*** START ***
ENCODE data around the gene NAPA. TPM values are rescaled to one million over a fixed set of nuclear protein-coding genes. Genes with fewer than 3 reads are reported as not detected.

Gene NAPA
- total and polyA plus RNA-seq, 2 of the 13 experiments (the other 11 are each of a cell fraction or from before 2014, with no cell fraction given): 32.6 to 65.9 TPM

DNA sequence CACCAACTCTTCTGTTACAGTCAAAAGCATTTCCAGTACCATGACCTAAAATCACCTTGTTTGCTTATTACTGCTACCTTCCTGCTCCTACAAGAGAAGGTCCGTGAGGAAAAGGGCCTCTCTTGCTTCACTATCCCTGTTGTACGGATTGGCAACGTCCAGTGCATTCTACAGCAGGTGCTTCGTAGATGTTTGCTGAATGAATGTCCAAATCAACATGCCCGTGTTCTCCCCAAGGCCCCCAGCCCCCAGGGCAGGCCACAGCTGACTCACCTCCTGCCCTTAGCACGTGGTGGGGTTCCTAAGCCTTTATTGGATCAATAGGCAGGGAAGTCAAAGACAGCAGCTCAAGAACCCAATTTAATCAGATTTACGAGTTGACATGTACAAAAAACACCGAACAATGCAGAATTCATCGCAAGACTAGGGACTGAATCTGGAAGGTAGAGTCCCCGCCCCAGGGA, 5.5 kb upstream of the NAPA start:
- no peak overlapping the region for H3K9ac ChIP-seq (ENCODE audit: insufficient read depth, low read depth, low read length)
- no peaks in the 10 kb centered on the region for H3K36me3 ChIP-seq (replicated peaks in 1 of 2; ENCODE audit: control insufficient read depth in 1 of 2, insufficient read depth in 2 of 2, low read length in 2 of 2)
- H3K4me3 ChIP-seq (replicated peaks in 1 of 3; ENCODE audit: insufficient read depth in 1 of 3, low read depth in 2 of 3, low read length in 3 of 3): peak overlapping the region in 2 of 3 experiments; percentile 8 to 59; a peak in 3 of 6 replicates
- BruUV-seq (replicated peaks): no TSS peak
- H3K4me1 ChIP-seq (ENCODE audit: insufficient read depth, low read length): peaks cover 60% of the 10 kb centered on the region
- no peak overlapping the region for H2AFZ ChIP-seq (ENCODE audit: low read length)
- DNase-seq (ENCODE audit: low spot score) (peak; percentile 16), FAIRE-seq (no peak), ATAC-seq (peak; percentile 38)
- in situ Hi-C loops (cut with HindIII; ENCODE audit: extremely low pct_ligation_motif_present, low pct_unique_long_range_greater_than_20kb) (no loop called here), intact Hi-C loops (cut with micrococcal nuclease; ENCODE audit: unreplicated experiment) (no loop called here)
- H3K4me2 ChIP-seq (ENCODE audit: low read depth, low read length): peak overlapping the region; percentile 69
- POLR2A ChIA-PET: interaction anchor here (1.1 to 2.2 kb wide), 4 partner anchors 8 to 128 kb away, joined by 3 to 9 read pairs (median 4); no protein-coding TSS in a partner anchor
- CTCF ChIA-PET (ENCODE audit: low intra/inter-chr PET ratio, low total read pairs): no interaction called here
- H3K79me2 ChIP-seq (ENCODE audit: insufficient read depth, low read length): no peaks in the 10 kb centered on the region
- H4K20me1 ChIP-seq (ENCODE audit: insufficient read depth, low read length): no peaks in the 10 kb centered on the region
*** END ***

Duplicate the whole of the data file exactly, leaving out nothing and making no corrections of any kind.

ENCODE data around the gene NAPA. TPM values are rescaled to one million over a fixed set of nuclear protein-coding genes. Genes with fewer than 3 reads are reported as not detected.

Gene NAPA
- total and polyA plus RNA-seq, 2 of the 13 experiments (the other 11 are each of a cell fraction or from before 2014, with no cell fraction given): 32.6 to 65.9 TPM

DNA sequence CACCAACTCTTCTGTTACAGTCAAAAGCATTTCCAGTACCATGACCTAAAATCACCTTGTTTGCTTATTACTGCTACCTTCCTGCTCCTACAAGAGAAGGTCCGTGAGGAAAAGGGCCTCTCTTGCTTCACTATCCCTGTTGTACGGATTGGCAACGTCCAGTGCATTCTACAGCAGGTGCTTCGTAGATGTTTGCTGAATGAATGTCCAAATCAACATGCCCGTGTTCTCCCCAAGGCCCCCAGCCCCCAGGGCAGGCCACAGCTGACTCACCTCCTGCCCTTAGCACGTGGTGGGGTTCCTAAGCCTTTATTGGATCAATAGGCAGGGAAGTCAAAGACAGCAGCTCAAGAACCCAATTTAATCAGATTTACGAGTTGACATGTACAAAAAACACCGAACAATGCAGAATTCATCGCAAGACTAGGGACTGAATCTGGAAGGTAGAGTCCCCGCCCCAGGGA, 5.5 kb upstream of the NAPA start:
- no peak overlapping the region for H3K9ac ChIP-seq (ENCODE audit: insufficient read depth, low read depth, low read length)
- no peaks in the 10 kb centered on the region for H3K36me3 ChIP-seq (replicated peaks in 1 of 2; ENCODE audit: control insufficient read depth in 1 of 2, insufficient read depth in 2 of 2, low read length in 2 of 2)
- H3K4me3 ChIP-seq (replicated peaks in 1 of 3; ENCODE audit: insufficient read depth in 1 of 3, low read depth in 2 of 3, low read length in 3 of 3): peak overlapping the region in 2 of 3 experiments; percentile 8 to 59; a peak in 3 of 6 replicates
- BruUV-seq (replicated peaks): no TSS peak
- H3K4me1 ChIP-seq (ENCODE audit: insufficient read depth, low read length): peaks cover 60% of the 10 kb centered on the region
- no peak overlapping the region for H2AFZ ChIP-seq (ENCODE audit: low read length)
- DNase-seq (ENCODE audit: low spot score) (peak; percentile 16), FAIRE-seq (no peak), ATAC-seq (peak; percentile 38)
- in situ Hi-C loops (cut with HindIII; ENCODE audit: extremely low pct_ligation_motif_present, low pct_unique_long_range_greater_than_20kb) (no loop called here), intact Hi-C loops (cut with micrococcal nuclease; ENCODE audit: unreplicated experiment) (no loop called here)
- H3K4me2 ChIP-seq (ENCODE audit: low read depth, low read length): peak overlapping the region; percentile 69
- POLR2A ChIA-PET: interaction anchor here (1.1 to 2.2 kb wide), 4 partner anchors 8 to 128 kb away, joined by 3 to 9 read pairs (median 4); no protein-coding TSS in a partner anchor
- CTCF ChIA-PET (ENCODE audit: low intra/inter-chr PET ratio, low total read pairs): no interaction called here
- H3K79me2 ChIP-seq (ENCODE audit: insufficient read depth, low read length): no peaks in the 10 kb centered on the region
- H4K20me1 ChIP-seq (ENCODE audit: insufficient read depth, low read length): no peaks in the 10 kb centered on the region